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JOTTINGS ON THE KENRICK FAMILY.
By JOHN MCCALL, 25 Patrick Street, Dublin,
It is generally believed that Thomas Kenrick, father of the two great Archbishops, belonged to an old family of scriveners in Dublin, and though for a lengthened period he occupied the house, 6 York Street—then one of the leading dwelling streets of the city—as scrivenery offices, yet he resided in the old home, 16 Chancery Lane, up to the time of his death. In the early part of the present century Chancery Lane was not that impoverished locality as is represented by the poet, Mangan, or as it undoubtedly is at present, but a respectable thoroughfare, and a busy hive of industry, having builders, cabinetmakers, brass-founders, printers, public schools, etc., flourishing therein, as a reference to the several Dublin directories of the time will show. That standard work, “O'Reilly's Irish Dictionary,” was printed and published at the Minerva printing office, Chancery Lane, about the year 1828. The noted Classical and Mercantile Academy, conducted by the Rev. T. Reynolds and M. McCormick, was but two doors lower down (at number 14) from Mr. Kenrick's residence. [See "Deigan's Geography of Ireland,'' edition of 1810.) William Jones' two almanacs, Grant's, and the New Ladies' Almanacs show that about the year 1817 one of the Diarian writers, William Browne, who graduated in the Tullow School, County of Carlow, became principal of this classical seminary, and that the poet Mangan, who was then also a resident in the Lane, was for a short time a pupil therein. The Diaries also show that for three years in succession he and three other juveniles, M. and B. Devoy, of Arran Quay, and P. Mahon,
during their leisure hours, often amused themselves at solving intricate puzzles in “Jones' Almanacs." Might not the youthful Peter Richard, and Francis Patrick Kenrick have been also at the time pupils in said school, which was situated almost at their very door?
“D. C., a Scrivener," in a letter in the Nation, October 13, 1849, tells us that before the commencement of his studies, their uncle, the Reverend Richard Kenrick, P. P., was another scrivener. There is a marble monument with a good profile of this good pastor, erected by his successor, the Revd. M. Flanagan, P. P., to be seen in the Church of St. Nicholas of Myra, Francis Street, Dublin. From it we learn that Father Kenrick was born in the parish [likely in Chancery Lane) in 1780 ; became curate, very probably, after his ordination, in 1804 ; succeeded to the pastorship, in 1823, and died September 5, 1827, aged 47 years.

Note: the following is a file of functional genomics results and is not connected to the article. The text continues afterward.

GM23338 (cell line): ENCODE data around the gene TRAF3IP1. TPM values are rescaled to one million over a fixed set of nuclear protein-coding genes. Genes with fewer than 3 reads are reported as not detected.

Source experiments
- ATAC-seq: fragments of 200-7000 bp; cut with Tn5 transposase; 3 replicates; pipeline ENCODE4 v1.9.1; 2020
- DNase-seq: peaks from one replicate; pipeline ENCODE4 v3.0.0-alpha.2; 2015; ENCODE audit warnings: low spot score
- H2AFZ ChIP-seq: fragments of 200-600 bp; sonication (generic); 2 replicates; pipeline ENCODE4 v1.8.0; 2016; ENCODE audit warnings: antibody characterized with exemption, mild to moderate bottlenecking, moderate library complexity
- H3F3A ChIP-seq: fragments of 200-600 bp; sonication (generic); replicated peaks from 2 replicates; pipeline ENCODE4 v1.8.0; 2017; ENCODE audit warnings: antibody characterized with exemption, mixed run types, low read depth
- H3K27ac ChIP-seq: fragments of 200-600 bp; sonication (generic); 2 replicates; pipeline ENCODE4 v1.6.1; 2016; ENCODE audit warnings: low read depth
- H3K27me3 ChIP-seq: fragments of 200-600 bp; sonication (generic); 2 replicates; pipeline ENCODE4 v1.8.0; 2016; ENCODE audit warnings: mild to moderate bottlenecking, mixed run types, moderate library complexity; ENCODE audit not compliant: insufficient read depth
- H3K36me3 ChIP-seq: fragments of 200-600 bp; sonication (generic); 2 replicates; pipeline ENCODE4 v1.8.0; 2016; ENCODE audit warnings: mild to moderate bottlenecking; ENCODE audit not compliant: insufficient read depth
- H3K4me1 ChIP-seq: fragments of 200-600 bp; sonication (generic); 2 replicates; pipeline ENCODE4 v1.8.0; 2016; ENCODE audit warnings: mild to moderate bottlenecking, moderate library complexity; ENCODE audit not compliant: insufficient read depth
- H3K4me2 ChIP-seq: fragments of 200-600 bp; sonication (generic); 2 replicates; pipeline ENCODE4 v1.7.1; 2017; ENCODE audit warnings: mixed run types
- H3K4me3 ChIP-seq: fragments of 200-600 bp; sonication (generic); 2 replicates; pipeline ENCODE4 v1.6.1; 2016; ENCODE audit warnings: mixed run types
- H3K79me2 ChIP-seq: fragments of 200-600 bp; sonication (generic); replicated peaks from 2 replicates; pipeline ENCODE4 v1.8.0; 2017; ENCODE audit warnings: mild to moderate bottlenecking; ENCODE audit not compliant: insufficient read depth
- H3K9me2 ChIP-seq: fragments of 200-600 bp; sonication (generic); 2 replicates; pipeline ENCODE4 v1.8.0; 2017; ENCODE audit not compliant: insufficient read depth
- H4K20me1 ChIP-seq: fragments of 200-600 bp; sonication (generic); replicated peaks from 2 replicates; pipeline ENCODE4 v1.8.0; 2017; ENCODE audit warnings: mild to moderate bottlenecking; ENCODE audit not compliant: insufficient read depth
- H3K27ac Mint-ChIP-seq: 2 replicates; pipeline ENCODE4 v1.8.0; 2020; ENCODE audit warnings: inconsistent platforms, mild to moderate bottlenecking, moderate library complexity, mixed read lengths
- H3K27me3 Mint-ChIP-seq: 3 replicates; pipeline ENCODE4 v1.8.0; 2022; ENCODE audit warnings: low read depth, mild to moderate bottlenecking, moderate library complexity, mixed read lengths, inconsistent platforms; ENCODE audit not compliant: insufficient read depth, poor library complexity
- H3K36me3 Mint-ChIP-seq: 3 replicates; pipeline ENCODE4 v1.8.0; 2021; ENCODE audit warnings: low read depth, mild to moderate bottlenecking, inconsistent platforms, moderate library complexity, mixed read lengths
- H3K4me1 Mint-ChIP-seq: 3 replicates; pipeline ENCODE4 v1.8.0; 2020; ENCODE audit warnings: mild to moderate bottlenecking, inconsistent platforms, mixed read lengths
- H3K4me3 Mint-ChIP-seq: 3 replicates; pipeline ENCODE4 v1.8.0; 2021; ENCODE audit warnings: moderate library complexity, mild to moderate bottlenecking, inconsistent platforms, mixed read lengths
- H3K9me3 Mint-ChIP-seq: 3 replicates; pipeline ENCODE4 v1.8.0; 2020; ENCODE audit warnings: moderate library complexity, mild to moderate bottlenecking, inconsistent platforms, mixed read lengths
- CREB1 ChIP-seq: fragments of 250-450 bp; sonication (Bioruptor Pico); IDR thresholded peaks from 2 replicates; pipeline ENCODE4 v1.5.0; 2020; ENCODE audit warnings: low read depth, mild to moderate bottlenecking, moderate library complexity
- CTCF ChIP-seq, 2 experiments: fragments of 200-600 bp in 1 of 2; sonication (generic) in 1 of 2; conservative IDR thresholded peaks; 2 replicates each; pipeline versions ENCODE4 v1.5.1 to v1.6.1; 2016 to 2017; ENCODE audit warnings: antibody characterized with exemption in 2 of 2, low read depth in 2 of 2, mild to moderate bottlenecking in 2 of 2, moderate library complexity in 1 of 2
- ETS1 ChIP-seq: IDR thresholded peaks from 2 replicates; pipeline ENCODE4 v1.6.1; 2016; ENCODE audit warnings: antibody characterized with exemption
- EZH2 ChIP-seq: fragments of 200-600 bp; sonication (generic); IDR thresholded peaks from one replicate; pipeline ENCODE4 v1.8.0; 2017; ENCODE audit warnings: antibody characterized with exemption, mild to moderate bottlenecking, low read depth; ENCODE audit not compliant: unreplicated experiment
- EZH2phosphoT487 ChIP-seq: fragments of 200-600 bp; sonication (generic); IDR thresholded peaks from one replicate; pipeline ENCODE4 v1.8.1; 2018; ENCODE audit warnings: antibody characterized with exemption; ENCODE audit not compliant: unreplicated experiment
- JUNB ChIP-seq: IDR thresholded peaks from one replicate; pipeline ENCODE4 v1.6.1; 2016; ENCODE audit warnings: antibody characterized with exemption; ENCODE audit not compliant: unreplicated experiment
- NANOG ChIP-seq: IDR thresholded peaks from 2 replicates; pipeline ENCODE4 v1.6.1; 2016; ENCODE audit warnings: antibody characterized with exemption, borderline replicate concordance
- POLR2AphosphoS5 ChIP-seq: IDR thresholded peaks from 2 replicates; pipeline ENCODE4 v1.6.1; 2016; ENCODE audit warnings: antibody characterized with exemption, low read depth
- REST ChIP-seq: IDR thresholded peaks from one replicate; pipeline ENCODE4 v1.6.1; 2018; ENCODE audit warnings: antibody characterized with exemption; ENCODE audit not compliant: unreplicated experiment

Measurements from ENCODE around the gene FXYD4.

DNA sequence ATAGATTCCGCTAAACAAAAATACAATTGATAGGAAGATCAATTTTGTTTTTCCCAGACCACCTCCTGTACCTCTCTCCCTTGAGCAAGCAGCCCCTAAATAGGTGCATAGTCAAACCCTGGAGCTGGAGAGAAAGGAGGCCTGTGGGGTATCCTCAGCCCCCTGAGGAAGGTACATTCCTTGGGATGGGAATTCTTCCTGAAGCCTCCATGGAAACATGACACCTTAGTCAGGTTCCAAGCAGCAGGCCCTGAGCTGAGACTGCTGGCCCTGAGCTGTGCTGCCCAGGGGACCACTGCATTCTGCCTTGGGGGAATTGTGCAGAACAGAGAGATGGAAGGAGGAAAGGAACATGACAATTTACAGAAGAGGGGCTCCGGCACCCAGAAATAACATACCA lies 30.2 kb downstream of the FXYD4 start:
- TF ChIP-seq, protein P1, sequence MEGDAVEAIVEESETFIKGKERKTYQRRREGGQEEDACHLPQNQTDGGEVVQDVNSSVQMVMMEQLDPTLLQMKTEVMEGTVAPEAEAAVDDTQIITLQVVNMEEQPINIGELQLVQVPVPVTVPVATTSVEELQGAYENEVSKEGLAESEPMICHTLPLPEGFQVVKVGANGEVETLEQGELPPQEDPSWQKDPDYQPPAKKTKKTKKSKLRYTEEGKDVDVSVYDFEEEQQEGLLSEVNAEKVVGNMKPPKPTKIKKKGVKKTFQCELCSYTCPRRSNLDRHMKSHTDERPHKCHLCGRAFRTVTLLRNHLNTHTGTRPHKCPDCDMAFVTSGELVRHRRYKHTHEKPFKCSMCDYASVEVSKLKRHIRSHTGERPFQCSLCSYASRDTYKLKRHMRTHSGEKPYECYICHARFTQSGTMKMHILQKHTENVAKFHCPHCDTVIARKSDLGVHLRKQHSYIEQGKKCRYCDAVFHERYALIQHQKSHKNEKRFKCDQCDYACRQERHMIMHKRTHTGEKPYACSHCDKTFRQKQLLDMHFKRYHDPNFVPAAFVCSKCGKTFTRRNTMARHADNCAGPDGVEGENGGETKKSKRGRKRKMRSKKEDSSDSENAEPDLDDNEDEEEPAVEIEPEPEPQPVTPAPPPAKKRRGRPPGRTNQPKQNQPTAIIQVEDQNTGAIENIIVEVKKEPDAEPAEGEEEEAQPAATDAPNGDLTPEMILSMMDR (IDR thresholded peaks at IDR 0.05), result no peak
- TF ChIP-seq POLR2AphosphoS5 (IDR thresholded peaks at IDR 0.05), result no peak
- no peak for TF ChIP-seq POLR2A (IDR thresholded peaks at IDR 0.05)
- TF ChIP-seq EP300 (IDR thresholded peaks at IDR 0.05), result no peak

My Memoir of James Martin, the poet, of Millbrook, says: “ It is not now generally known that for five years or so, that is from 1820 to 1825, the facetious pair, Tighe and Mangan, were plying their nimble pens at the same double desk at Mrs. Kenrick's scrivenery offices, 6 York Street, her husband at the time, being some years dead, (he died in 1817,) and the two punsters were thus bound together in the closest bond of friendship. One of their fellow-workers then being no other than the late Peter Richard Kenrick, Archbishop of Saint Louis, America. The elder brother, Francis Patrick, the late Archbishop of Baltimore, having then only recently resigned the scrivenery business preparatory to entering college, with the view of being called to the sacred priesthood. From the time of their father's death, both boys were under the guidance of their uncle, the Reverend Richard Kenrick, Francis Street, Dublin, C. C. for nineteen years and P. P. four years. Mangan was only an apprentice to Mrs. Kenrick, and quite unknown to literary fame; he had not as yet assumed his well known nom-de-plume of ‘Clarence'; but Tighe had already distirguished himself in the puzzling field, and was now looked on as one of the guiding stars of the Diaries.”—The Irish Emerald, October 31, 1896.
That the two youngsters, James Mangan and Peter Richard Kenrick, worked together in the scrivenery offices, 6 York Street, we have the latter's own testimony, in a letter to the present writer, dated Saint Louis, October 19, 1887. The following is a copy :
“Dear Sir, I knew Mangan for several years very intimately, and highly esteemed him for his talents and virtue. My brother, the late Archbishop of Baltimore, had never any knowledge of him. After my father's death in 1817, his Office was continued for some years, in which both Mangan and myself were engaged. The office was in York Street, never on the Coombe. I am, dear Sir, your obedient servant in Xt. Peter Rich" Kenrick, Abp.
"Mr. John McCall, 25 Patrick Street, Dublin, Ireland."
James Mangan's younger brother, John, being another scrivener and law clerk, it is probable that he also may have served his apprenticeship in Kenrick's offices. In one of the poet's autobiographies, he tells us that during his absence on one occasion from the attorney's offices, through illness, his place was temporarily filled by his brother John.